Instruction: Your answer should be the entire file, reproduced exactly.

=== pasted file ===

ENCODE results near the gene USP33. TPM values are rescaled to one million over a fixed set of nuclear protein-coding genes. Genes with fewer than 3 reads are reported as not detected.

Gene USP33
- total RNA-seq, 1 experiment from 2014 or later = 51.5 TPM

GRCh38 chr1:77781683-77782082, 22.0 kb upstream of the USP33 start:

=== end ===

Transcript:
ENCODE results near the gene USP33. TPM values are rescaled to one million over a fixed set of nuclear protein-coding genes. Genes with fewer than 3 reads are reported as not detected.

Gene USP33
- total RNA-seq, 1 experiment from 2014 or later = 51.5 TPM

GRCh38 chr1:77781683-77782082, 22.0 kb upstream of the USP33 start: